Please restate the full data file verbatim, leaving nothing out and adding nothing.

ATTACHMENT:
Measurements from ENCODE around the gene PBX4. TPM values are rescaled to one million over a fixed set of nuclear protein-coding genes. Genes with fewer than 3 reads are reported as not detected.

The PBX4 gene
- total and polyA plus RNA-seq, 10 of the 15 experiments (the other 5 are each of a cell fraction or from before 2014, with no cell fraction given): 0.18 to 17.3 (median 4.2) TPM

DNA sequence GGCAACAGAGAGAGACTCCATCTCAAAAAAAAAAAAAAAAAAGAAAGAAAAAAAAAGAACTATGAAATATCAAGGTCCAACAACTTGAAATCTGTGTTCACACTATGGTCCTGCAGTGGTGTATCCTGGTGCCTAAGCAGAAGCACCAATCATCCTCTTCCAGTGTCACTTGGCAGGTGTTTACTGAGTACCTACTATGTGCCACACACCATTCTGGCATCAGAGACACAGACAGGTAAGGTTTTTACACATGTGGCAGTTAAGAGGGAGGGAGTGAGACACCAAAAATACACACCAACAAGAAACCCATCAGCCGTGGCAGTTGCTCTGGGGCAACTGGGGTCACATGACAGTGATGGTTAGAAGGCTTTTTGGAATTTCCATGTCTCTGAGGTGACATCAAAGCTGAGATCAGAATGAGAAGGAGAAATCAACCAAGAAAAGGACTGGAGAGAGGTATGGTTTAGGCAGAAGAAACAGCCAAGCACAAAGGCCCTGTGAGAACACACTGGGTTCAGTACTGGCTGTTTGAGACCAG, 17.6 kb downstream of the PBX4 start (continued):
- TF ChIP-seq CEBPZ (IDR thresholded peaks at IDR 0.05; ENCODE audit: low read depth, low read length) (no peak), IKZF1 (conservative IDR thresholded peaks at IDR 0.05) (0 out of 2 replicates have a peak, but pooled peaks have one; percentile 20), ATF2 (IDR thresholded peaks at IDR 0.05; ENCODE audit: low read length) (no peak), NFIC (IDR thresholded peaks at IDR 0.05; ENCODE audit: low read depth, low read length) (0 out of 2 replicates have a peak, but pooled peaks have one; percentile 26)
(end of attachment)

Measurements from ENCODE around the gene PBX4. TPM values are rescaled to one million over a fixed set of nuclear protein-coding genes. Genes with fewer than 3 reads are reported as not detected.

The PBX4 gene
- total and polyA plus RNA-seq, 10 of the 15 experiments (the other 5 are each of a cell fraction or from before 2014, with no cell fraction given): 0.18 to 17.3 (median 4.2) TPM

DNA sequence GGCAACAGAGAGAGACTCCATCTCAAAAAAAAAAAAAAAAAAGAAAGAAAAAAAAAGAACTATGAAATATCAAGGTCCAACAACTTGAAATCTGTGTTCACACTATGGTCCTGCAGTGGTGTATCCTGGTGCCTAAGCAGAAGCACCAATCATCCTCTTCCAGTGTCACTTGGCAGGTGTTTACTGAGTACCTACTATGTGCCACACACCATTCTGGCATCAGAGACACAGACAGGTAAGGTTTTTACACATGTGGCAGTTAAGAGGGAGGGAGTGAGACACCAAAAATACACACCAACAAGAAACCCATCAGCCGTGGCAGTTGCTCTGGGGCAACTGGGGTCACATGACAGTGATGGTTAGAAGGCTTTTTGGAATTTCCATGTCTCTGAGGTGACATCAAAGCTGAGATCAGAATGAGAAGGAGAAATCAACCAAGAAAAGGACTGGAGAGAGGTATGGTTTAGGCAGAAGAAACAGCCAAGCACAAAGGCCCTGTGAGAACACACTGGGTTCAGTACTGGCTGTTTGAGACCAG, 17.6 kb downstream of the PBX4 start (continued):
- TF ChIP-seq CEBPZ (IDR thresholded peaks at IDR 0.05; ENCODE audit: low read depth, low read length) (no peak), IKZF1 (conservative IDR thresholded peaks at IDR 0.05) (0 out of 2 replicates have a peak, but pooled peaks have one; percentile 20), ATF2 (IDR thresholded peaks at IDR 0.05; ENCODE audit: low read length) (no peak), NFIC (IDR thresholded peaks at IDR 0.05; ENCODE audit: low read depth, low read length) (0 out of 2 replicates have a peak, but pooled peaks have one; percentile 26)